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Google Workers, Amnesty International Protest Censored Search Engine In China


This morning, workers at Google have joined Amnesty International in a protest. They are calling for the search engine to stay out of China. Employees and human rights groups have been raising the alarm for some time about the prospect of Google operating in China, allowing content to be censored and for data to be collected by an authoritarian government. Joining us now is NPR tech and business reporter Jasmine Garsd in New York. Hi there, Jasmine.


GREENE: So explain what's happening here because this is not the first time that Google has set up a search engine in China, right?

GARSD: It's not. So Google had to leave China in 2010 because of government censorship issues. But they've been planning to return under the code name Project Dragonfly. Google's been working on this secretive program to relaunch its search engine in China but with censorship. So it would collaborate with the Chinese government. And people in China who are using the search engine wouldn't be able to look up terms like repression, human rights, Tiananmen Square, Nobel Prize.


GARSD: Amnesty International also says they wouldn't be able to access Wikipedia or Facebook because all those are red flags for the Chinese government. And this is really important. The search platform would also reportedly make Chinese users - their search records would be accessible to the government.

GREENE: OK, so this all sounds like a really significant step if Google does it. So what are Google workers asking for in this protest exactly?

GARSD: So Amnesty International is organizing widespread protests at Google headquarters around the world today. And Google employees have - they've been vocal about Project Dragonfly for some time now. A few months ago, hundreds of Google employees signed a petition for more transparency on this topic. And this morning, Google employees published a letter in which they join Amnesty International in demanding that Dragonfly just be canceled and that it be explained. And the letter says, quote, "we deserve to know what we're building."

GREENE: Well, is there a chance that Google's leadership is going to listen to its employees here?

GARSD: Well, here's the thing. China is an extremely profitable market for any tech company. And people there already use Google's Android operating system on their phone. They just don't use the search engine. So it's very profitable, but Google has responded to protests before. In fact, Google decided to back out of something called Project Maven, which would provide artificial intelligence to the Defense Department to analyze drone footage. There was just a huge backlash. Several employees quit, and Google backed down.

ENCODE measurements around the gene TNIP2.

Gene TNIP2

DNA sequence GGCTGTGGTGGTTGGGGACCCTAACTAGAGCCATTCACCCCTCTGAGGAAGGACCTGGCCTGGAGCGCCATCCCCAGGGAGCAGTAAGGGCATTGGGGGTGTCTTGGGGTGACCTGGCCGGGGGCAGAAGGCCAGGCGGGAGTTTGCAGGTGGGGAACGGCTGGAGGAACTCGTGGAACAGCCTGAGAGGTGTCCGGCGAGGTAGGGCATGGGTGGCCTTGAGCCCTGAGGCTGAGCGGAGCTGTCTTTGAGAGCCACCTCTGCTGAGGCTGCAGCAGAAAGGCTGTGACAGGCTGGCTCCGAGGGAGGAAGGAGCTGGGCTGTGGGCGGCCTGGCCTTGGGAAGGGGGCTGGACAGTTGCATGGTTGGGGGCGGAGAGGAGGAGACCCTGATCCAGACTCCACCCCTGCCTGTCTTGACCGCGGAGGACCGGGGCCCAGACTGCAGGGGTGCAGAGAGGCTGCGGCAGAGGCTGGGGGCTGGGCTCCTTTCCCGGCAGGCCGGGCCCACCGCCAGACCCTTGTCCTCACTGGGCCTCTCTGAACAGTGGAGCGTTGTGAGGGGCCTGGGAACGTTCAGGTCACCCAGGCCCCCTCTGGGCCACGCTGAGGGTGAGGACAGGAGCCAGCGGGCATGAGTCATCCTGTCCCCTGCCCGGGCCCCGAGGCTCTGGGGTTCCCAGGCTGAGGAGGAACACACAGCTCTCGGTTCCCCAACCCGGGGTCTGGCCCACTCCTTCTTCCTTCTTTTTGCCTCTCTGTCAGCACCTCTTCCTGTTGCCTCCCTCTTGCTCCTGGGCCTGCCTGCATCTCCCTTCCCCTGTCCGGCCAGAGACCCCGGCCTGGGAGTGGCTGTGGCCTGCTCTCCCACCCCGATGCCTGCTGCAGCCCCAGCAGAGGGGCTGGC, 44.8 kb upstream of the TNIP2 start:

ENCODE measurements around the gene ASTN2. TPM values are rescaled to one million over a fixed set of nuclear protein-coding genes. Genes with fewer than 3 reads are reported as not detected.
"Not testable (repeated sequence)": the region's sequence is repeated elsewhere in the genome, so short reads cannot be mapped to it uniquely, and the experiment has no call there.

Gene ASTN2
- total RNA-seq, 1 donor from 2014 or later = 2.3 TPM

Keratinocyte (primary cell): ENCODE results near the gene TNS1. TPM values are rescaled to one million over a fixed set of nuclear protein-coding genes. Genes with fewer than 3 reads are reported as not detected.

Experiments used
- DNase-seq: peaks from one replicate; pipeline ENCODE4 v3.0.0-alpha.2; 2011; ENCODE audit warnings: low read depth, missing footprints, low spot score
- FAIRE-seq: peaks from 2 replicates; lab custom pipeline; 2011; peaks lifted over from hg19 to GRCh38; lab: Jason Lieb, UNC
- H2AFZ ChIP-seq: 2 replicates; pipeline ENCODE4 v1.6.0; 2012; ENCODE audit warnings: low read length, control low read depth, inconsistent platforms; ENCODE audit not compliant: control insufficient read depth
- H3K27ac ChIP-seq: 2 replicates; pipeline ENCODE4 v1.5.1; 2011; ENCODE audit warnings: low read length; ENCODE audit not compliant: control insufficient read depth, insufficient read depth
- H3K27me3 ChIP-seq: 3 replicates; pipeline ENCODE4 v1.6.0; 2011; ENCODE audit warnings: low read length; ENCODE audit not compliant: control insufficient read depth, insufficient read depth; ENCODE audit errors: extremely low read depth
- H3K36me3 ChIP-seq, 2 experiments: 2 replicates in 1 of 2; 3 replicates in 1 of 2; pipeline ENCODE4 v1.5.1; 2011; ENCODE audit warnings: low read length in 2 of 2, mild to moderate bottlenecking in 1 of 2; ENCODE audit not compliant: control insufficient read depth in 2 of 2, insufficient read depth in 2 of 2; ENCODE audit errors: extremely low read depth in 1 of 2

GREENE: What is happening at Google? I mean, there have been a lot of protests recently. I know we've covered some employees speaking out about sexual harassment policies. There's been concerns about artificial intelligence. What does this say about the company right now?

GARSD: Well, there - voices within the companies questioning the transparency on projects like these have been getting longer - louder. And so, you know, there's been a lot of concern over how much power this company and other tech companies have over people's private lives, over their sensitive information. So, you know, there's this increased activism not just in Google, in many tech companies like Microsoft, like Salesforce. A lot of these tech companies, they were - they have this sense of idealism. They have manifestos. People are attracted to those jobs because of that. But there's this disappointment when something like this happens.

GREENE: Jasmine Garsd, NPR tech and business reporter talking to us from New York. Jasmine, thanks a lot.

GARSD: Thank you. Transcript provided by NPR, Copyright NPR.

David Greene
David Greene is an award-winning journalist and New York Times best-selling author. He is a host of NPR's Morning Edition, the most listened-to radio news program in the United States, and also of NPR's popular morning news podcast, Up First.
Jasmine Garsd
Jasmine Garsd is an Argentine-American journalist living in New York. She is currently NPR's Criminal Justice correspondent and the host of The Last Cup. She started her career as the co-host of Alt.Latino, an NPR show about Latin music. Throughout her reporting career she's focused extensively on women's issues and immigrant communities in America. She's currently writing a book of stories about women she's met throughout her travels.